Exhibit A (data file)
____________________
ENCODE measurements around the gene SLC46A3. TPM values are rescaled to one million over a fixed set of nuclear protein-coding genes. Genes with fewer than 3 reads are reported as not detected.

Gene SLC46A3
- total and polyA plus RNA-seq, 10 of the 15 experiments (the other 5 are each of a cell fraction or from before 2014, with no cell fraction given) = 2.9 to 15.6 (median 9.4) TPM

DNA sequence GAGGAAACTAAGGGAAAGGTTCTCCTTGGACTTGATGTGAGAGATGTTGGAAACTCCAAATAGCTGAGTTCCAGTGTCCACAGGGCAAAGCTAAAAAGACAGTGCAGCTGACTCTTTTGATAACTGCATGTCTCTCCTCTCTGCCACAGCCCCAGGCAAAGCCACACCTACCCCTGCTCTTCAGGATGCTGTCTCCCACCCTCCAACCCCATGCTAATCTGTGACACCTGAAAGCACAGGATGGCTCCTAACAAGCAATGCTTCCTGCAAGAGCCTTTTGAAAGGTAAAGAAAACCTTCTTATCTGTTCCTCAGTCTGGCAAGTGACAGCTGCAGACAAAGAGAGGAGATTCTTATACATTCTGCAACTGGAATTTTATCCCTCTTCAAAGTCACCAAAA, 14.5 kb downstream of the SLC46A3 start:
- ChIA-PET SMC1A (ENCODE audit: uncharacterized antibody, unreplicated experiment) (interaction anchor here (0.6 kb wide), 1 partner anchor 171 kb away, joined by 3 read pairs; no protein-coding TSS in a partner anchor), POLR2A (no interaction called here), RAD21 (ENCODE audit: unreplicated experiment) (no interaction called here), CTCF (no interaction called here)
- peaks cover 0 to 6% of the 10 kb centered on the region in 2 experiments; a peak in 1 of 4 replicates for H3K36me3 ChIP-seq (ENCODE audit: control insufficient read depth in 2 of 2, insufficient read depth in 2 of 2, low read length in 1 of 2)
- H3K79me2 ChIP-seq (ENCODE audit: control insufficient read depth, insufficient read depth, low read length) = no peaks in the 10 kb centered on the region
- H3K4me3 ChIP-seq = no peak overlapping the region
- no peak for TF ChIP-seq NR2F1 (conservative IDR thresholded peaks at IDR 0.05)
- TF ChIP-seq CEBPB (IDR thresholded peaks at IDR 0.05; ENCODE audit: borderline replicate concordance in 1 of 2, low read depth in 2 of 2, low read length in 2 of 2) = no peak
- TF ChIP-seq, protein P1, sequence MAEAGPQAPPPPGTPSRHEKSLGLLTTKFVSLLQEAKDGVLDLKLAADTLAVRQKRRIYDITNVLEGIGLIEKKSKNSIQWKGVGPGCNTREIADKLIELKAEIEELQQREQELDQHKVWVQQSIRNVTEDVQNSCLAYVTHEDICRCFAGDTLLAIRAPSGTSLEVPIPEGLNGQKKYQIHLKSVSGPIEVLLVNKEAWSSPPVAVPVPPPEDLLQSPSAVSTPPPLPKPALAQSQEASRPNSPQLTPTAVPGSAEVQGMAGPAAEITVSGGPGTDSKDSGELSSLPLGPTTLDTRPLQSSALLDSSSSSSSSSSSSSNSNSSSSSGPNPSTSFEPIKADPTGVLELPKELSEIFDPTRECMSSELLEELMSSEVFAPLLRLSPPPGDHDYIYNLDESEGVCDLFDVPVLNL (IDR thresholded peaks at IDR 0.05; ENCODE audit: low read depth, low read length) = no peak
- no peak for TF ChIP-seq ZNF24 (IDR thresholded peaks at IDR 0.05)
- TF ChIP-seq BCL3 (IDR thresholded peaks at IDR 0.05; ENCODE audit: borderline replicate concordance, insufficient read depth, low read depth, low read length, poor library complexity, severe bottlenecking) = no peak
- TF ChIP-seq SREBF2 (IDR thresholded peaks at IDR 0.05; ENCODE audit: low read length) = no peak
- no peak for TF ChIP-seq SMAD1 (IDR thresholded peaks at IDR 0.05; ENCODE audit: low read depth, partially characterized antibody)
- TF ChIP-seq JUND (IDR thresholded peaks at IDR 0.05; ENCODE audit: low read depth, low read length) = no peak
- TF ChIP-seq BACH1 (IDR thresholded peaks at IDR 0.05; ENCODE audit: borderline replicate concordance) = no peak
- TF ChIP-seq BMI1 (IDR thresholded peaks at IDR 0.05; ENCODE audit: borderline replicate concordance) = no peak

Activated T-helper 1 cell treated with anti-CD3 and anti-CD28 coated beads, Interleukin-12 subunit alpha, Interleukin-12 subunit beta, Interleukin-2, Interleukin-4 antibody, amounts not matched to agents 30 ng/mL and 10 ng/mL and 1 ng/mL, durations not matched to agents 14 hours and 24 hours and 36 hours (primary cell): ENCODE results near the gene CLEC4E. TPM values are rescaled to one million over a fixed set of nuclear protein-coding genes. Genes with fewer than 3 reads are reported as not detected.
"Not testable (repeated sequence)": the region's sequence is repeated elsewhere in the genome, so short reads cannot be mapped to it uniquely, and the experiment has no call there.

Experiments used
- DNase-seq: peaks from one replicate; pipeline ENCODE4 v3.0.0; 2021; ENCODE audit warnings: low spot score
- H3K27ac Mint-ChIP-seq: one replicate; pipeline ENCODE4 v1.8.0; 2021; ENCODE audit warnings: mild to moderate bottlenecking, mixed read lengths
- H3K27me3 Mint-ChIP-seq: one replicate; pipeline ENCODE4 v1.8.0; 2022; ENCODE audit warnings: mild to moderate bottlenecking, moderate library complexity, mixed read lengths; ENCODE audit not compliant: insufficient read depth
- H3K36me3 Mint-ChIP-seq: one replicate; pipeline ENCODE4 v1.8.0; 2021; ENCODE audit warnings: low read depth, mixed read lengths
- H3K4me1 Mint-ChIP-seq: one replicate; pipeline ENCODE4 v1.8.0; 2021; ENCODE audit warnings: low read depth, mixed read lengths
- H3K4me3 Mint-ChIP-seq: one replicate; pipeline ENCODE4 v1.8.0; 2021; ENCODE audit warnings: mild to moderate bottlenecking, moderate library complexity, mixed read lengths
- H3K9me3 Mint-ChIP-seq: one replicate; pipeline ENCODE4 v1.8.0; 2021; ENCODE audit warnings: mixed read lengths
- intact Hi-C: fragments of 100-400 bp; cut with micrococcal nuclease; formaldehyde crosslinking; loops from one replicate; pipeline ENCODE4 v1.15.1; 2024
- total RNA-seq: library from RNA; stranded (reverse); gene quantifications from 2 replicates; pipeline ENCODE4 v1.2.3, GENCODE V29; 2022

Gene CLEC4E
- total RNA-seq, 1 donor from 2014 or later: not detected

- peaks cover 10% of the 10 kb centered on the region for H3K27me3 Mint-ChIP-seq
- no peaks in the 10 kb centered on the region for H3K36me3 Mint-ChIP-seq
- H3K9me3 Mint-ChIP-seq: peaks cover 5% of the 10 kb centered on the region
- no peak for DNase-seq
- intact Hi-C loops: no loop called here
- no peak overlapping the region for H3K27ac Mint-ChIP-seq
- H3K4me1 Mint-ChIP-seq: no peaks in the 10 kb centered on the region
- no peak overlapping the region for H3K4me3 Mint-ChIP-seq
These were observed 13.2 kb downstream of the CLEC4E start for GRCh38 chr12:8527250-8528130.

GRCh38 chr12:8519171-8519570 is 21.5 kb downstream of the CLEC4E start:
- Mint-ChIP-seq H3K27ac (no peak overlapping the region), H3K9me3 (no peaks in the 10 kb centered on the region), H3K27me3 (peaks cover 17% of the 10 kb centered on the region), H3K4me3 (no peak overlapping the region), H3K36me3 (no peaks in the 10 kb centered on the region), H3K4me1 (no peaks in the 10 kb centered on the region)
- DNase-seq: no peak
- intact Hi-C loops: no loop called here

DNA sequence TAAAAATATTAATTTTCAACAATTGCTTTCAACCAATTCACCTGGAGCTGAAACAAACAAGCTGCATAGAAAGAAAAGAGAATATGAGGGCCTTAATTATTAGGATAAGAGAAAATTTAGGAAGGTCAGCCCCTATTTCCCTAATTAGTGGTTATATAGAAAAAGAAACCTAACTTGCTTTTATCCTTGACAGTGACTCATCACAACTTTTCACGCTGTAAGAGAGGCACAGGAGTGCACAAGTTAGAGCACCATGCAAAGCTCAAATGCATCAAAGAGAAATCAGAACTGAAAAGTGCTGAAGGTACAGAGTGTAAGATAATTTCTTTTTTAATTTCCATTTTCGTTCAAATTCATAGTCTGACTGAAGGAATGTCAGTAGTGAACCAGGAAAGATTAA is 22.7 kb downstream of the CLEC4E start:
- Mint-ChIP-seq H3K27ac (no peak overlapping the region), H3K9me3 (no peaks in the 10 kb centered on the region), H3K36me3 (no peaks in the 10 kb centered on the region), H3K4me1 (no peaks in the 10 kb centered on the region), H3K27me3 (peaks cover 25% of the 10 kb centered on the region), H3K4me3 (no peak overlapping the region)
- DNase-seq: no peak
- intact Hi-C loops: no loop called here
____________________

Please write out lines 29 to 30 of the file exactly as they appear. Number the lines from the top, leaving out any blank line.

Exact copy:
- intact Hi-C: fragments of 100-400 bp; cut with micrococcal nuclease; formaldehyde crosslinking; loops from one replicate; pipeline ENCODE4 v1.15.1; 2024
- total RNA-seq: library from RNA; stranded (reverse); gene quantifications from 2 replicates; pipeline ENCODE4 v1.2.3, GENCODE V29; 2022